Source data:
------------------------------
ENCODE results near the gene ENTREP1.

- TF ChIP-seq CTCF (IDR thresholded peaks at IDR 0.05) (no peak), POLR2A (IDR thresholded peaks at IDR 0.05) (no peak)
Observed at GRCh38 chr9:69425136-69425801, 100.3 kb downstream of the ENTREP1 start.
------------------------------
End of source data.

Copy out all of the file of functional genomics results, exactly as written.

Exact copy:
ENCODE results near the gene ENTREP1.

- TF ChIP-seq CTCF (IDR thresholded peaks at IDR 0.05) (no peak), POLR2A (IDR thresholded peaks at IDR 0.05) (no peak)
Observed at GRCh38 chr9:69425136-69425801, 100.3 kb downstream of the ENTREP1 start.